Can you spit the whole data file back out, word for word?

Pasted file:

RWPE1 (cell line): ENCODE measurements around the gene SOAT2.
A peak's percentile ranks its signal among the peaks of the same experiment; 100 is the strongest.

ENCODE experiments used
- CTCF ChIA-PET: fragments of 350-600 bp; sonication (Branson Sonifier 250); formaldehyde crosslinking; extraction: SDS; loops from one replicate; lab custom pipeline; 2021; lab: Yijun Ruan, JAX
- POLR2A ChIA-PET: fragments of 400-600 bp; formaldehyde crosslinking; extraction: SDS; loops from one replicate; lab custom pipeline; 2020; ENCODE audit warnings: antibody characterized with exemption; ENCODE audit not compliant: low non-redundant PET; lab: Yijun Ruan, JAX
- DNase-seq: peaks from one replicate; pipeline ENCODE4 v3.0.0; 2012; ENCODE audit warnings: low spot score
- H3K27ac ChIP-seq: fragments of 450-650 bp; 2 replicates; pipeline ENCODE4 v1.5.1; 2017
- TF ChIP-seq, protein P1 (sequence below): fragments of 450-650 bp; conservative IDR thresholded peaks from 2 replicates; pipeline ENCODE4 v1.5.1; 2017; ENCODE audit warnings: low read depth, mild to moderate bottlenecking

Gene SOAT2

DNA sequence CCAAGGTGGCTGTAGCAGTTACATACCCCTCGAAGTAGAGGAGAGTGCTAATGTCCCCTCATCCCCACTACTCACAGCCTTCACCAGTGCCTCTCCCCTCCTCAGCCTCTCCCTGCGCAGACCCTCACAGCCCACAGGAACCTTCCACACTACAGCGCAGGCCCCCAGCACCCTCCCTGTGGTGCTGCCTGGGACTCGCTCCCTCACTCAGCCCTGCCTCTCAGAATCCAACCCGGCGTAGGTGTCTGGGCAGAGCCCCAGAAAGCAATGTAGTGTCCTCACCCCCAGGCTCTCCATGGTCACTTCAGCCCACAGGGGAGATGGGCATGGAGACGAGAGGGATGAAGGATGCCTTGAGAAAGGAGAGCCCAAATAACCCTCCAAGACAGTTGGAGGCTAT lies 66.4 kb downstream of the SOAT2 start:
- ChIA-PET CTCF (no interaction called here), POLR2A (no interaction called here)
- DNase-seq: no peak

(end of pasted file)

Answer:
RWPE1 (cell line): ENCODE measurements around the gene SOAT2.
A peak's percentile ranks its signal among the peaks of the same experiment; 100 is the strongest.

ENCODE experiments used
- CTCF ChIA-PET: fragments of 350-600 bp; sonication (Branson Sonifier 250); formaldehyde crosslinking; extraction: SDS; loops from one replicate; lab custom pipeline; 2021; lab: Yijun Ruan, JAX
- POLR2A ChIA-PET: fragments of 400-600 bp; formaldehyde crosslinking; extraction: SDS; loops from one replicate; lab custom pipeline; 2020; ENCODE audit warnings: antibody characterized with exemption; ENCODE audit not compliant: low non-redundant PET; lab: Yijun Ruan, JAX
- DNase-seq: peaks from one replicate; pipeline ENCODE4 v3.0.0; 2012; ENCODE audit warnings: low spot score
- H3K27ac ChIP-seq: fragments of 450-650 bp; 2 replicates; pipeline ENCODE4 v1.5.1; 2017
- TF ChIP-seq, protein P1 (sequence below): fragments of 450-650 bp; conservative IDR thresholded peaks from 2 replicates; pipeline ENCODE4 v1.5.1; 2017; ENCODE audit warnings: low read depth, mild to moderate bottlenecking

Gene SOAT2

DNA sequence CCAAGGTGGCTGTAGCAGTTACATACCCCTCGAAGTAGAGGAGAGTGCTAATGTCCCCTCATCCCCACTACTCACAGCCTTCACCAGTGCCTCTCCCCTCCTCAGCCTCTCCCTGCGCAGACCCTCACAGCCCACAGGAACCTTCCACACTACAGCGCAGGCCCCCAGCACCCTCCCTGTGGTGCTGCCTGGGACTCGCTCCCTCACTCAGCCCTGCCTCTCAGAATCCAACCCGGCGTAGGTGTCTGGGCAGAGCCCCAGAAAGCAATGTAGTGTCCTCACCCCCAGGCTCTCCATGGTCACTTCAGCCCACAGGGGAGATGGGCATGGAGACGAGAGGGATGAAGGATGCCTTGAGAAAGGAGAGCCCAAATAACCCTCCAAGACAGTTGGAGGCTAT lies 66.4 kb downstream of the SOAT2 start:
- ChIA-PET CTCF (no interaction called here), POLR2A (no interaction called here)
- DNase-seq: no peak